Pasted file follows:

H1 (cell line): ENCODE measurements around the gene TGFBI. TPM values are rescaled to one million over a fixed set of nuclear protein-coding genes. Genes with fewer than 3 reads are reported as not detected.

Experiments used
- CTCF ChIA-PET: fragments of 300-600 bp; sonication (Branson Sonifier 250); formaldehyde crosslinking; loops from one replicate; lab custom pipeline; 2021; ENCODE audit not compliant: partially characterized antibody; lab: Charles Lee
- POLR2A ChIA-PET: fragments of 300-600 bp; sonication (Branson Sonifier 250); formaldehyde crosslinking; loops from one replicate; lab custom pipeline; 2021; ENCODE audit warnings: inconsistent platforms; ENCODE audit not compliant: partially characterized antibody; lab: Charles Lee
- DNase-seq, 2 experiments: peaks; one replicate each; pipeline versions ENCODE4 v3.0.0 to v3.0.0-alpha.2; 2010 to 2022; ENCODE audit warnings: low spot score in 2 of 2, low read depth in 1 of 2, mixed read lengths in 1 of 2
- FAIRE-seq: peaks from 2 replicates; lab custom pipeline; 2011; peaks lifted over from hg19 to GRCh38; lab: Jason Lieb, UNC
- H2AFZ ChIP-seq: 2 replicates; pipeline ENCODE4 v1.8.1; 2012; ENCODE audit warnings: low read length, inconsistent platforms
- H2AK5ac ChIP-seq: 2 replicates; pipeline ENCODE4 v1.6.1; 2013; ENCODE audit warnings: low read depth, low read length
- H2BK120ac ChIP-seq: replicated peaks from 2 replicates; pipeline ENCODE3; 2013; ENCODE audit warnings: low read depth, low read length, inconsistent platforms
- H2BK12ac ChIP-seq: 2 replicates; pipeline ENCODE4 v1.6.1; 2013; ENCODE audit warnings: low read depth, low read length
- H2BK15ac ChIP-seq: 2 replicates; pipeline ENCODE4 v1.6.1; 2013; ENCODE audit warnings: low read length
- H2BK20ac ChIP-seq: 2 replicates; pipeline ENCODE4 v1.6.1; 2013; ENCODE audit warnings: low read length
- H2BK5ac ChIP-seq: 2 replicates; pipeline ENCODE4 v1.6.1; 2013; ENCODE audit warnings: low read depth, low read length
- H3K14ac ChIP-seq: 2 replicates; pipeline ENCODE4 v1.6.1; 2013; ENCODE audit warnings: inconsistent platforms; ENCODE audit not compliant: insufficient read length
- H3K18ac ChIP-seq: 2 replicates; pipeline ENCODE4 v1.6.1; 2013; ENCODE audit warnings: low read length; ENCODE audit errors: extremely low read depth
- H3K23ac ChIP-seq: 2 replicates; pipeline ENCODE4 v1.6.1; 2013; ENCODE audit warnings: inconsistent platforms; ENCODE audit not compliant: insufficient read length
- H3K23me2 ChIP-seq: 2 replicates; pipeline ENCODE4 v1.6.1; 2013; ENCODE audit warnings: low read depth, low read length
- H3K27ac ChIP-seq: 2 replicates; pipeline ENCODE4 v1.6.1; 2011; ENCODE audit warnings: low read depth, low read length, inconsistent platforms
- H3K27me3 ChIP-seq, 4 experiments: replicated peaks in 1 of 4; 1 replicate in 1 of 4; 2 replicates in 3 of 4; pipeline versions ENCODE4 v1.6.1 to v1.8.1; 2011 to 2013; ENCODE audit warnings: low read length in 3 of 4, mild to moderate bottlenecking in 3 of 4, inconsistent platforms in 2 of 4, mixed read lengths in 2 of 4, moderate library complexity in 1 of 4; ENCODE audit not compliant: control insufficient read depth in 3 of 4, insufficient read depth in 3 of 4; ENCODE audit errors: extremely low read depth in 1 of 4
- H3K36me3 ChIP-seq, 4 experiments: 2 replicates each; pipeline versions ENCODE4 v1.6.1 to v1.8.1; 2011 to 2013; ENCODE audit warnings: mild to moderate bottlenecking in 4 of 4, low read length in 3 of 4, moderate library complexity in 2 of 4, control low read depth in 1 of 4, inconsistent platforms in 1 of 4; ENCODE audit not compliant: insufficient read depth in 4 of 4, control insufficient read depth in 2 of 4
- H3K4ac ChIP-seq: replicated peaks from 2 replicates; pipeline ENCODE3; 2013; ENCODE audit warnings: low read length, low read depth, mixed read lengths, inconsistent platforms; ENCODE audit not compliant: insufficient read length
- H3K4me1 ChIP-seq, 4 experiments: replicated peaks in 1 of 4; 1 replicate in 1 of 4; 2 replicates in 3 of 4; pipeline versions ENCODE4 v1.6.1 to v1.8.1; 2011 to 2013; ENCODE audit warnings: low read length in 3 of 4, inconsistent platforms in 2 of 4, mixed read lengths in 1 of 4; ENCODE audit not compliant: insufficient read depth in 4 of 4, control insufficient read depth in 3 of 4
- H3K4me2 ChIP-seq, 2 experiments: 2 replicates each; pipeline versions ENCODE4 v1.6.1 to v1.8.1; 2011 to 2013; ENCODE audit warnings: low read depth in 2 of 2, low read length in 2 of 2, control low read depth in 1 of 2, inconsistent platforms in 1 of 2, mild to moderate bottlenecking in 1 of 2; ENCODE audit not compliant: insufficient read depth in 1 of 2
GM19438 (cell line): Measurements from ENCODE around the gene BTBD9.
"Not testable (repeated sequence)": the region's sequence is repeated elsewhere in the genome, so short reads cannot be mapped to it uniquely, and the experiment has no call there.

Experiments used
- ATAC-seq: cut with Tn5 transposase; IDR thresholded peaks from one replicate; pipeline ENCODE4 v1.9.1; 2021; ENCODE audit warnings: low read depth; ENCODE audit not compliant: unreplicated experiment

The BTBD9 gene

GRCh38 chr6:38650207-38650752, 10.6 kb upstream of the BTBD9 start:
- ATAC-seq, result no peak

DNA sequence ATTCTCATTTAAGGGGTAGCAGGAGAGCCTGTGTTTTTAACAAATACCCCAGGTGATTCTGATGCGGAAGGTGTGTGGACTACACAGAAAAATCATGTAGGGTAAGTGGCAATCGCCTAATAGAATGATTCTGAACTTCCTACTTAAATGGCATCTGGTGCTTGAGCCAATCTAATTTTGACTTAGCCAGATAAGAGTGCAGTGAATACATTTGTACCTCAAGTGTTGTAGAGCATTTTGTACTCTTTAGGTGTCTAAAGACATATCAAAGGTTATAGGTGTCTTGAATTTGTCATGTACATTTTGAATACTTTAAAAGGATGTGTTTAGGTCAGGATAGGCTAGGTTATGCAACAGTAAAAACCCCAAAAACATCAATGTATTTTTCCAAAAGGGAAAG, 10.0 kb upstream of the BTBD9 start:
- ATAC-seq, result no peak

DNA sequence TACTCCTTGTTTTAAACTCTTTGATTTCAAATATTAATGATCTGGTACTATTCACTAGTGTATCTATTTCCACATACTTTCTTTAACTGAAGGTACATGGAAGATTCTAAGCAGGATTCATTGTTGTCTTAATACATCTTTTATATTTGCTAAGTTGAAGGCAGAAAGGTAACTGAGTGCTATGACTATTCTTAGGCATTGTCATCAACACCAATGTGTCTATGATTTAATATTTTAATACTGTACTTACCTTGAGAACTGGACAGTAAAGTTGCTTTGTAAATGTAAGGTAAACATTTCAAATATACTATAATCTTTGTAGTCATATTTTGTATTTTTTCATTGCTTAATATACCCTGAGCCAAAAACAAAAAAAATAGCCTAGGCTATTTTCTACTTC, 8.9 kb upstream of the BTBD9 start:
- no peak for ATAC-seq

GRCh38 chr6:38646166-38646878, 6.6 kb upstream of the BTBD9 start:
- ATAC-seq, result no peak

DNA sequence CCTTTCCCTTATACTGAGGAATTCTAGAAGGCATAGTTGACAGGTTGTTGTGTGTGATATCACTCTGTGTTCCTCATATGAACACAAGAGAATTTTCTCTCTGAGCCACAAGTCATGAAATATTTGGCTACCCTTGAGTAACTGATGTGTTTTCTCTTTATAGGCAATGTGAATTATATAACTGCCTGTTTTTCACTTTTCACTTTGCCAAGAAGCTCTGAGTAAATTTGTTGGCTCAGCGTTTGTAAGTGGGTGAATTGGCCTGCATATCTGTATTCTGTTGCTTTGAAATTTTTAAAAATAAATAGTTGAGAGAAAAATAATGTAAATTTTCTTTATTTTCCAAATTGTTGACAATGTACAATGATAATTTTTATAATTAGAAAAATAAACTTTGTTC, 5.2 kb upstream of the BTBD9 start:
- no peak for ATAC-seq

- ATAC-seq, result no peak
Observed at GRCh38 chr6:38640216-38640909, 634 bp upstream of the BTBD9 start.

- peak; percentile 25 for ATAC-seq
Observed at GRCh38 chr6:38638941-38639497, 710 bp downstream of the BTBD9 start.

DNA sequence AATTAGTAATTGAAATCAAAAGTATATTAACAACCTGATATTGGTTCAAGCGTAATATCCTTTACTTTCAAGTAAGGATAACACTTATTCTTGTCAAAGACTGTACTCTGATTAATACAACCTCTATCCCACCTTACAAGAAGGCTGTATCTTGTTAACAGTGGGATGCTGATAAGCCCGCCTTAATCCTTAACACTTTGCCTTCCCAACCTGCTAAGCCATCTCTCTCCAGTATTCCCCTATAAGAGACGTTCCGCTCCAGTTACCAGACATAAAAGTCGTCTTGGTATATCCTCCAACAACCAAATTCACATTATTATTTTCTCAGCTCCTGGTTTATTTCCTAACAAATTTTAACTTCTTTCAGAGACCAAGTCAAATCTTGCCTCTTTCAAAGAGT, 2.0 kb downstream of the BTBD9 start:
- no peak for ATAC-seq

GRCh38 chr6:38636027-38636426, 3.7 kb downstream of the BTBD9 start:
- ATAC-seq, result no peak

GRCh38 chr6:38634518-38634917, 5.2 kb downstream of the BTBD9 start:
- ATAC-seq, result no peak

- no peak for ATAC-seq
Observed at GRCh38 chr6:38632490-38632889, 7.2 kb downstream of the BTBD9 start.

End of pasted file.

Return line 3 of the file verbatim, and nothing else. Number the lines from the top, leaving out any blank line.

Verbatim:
- CTCF ChIA-PET: fragments of 300-600 bp; sonication (Branson Sonifier 250); formaldehyde crosslinking; loops from one replicate; lab custom pipeline; 2021; ENCODE audit not compliant: partially characterized antibody; lab: Charles Lee